At this time the shortened link works on all our devices, of both the Windows and the Android persuasions. It does lead us to a large blackish (actually dark green) rectangle but, on close inspection, this proves to be the embossed cover of the book, and at the bottom of the page we find a sliding cursor to navigate inside the volume. The full link, https://play.google.com/books/reader?id=gCk5AQAAM…, is a mouthful and its termination is specific to each page, but if it is more serviceable we shall now favour it.

About Tuesday 14 January 1667/68

Stephane Chenard  •  Link

Not a Pepys matter really, but we also resist not quoting this message sent yesterday from Weymouth: "The Portugal ship in Portland road has been seized and carried to Ostend, notwithstanding being in the King's chamber, within shot of the castle. Only the captain, a boy and some customs' officers on board were let come on shore". [shorturl.at/ayAB6, page 165].

The "Portugal ship". From a country in revolutionary turmoil, former home to a somewhat miffed queen, and that's about to lose its Indian dominions to England. It's not trusted. And it's "within shot of the castle"? Why, if the King should happen to be in Weymouth, on a discreet outing with some mistress... An accidental broadside from the ships' guns... Kaboom. Suinto muito. Who else but the captain and that Persian spy knew of Charles' plans for Bombay anyway? And India stays Portuguese.

About Tuesday 14 January 1667/68

Stephane Chenard  •  Link

"At the office all the morning", and then some book-buying and theater. Ah well.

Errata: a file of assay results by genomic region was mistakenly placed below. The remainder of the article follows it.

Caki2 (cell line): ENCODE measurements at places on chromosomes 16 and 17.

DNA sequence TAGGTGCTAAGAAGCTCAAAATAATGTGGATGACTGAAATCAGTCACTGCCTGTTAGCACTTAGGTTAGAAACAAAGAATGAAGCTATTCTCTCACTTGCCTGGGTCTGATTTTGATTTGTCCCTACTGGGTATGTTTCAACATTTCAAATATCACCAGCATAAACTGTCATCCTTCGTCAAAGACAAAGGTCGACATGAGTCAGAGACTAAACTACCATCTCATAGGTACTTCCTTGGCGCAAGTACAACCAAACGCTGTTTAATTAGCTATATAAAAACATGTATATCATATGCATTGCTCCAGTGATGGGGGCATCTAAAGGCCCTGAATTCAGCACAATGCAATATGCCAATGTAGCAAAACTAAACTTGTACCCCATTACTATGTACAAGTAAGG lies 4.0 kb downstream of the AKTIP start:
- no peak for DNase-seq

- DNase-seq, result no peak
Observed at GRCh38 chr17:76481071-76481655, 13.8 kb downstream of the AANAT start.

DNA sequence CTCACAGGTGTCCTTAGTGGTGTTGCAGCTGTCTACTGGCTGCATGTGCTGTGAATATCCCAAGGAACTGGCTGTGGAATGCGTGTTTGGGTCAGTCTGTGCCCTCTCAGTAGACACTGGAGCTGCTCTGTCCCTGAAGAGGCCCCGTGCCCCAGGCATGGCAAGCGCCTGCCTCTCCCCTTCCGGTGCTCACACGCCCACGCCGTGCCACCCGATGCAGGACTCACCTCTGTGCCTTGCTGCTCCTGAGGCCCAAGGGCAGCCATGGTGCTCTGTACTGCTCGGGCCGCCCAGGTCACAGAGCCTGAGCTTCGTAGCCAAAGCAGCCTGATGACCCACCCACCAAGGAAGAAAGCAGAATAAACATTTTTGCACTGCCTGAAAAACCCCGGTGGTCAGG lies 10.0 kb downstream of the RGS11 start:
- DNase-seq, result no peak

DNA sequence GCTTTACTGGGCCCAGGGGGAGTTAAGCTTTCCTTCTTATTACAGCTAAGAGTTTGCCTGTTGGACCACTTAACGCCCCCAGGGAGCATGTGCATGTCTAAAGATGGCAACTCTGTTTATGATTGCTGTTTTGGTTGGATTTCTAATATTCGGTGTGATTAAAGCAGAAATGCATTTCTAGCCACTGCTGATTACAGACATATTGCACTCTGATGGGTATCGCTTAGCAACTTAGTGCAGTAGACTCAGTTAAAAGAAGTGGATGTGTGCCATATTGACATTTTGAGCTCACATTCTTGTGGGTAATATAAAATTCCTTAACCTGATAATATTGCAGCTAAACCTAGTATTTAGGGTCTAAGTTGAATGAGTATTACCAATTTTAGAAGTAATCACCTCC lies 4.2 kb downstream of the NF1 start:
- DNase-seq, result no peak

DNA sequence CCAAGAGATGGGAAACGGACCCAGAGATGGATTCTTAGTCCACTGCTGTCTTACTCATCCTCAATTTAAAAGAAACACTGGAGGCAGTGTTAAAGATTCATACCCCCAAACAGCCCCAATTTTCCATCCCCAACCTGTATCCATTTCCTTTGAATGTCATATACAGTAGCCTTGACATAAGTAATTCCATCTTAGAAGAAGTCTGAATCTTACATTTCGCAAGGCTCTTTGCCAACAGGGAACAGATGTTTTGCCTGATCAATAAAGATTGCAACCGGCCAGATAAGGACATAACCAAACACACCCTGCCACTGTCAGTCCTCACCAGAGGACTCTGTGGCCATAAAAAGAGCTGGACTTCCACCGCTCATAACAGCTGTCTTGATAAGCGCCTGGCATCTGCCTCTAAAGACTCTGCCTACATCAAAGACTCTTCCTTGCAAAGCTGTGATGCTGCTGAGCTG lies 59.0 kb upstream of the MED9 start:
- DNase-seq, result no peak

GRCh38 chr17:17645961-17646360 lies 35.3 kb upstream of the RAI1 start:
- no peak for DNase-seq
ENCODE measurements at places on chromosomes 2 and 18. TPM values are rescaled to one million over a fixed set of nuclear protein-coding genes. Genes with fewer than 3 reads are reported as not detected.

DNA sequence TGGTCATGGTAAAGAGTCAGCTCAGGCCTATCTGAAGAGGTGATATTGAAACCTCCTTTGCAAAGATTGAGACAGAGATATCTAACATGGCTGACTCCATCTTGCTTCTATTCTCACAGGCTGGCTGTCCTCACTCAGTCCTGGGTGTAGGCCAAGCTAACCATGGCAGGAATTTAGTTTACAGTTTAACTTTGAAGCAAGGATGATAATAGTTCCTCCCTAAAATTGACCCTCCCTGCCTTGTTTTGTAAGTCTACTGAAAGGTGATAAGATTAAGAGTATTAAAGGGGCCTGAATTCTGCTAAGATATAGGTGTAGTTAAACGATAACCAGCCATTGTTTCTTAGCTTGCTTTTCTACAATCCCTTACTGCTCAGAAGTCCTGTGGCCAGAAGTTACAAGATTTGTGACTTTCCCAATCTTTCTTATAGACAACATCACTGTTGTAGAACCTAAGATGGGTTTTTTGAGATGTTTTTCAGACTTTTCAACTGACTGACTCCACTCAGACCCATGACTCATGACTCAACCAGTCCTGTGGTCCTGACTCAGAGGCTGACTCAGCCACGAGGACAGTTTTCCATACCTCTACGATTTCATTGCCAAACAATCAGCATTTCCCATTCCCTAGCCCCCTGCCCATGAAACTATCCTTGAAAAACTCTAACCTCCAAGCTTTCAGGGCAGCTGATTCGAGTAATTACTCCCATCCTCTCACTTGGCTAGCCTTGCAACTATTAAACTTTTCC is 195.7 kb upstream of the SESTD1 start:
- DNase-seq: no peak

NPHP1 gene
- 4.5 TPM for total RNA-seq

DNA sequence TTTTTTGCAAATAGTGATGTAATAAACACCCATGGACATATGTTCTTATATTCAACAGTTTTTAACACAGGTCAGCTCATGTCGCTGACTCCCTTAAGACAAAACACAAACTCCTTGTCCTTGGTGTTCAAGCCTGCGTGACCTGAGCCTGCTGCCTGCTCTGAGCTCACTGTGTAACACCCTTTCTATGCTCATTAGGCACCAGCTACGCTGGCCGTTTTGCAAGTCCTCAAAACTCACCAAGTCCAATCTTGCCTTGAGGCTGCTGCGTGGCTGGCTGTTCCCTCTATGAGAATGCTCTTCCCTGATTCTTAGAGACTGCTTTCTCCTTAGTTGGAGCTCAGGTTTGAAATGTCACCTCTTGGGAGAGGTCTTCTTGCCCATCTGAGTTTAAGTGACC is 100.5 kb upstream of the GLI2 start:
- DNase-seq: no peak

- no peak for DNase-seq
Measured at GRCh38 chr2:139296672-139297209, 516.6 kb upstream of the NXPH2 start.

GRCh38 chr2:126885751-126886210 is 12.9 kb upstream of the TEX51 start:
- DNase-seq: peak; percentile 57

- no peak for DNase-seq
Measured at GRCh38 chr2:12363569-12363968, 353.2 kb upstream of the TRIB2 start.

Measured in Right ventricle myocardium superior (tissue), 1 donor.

The morning mail has come. At least no summons from the Duke today, yesterday's meeting was frustration enough. But what's this?

Sir William Batten assembles the Officers of the Navy, and their most trusted clerks, in a secure part of the Office. He has a paper in hand.

"Gentlemen, an announcement". Theatrical pause. Wink. "We got 'em!"

Batten waits until the applause and the catcalls subside; cries of "huzzah! Begorra! Gramercy!" And, from the Clerk of the Acts, a slightly crestfallen "Adod!" Then Batten reads the dispatch now come from Portsmouth:

-- "Jan. 13, Portsmouth Ropeyard. Gregory Peachy to the Navy Commissioners. Two rope-makers were taken last Saturday with 14 lb. weight of cable. Captain Tinker and the mayor have secured the pieces, and taken security for the men's appearance until your Honours' pleasure is known" [shorturl.at/ayAB6, page 166].

"Hang' em with their own rope", is one predictable suggestion. Batten continues, "I'd like to thank my lord the mayor of Portsmouth, the Portsmouth watch and justice of the peace, and the many others who helped in this two-month manhunt and who, for the King's security, have to carry on anonymously with their duty... And now I am going to Whitehall to give His Royal Highness the good news. You know his Grace personally tracks the pilfering that's going on" - this with a quick glance at Sam.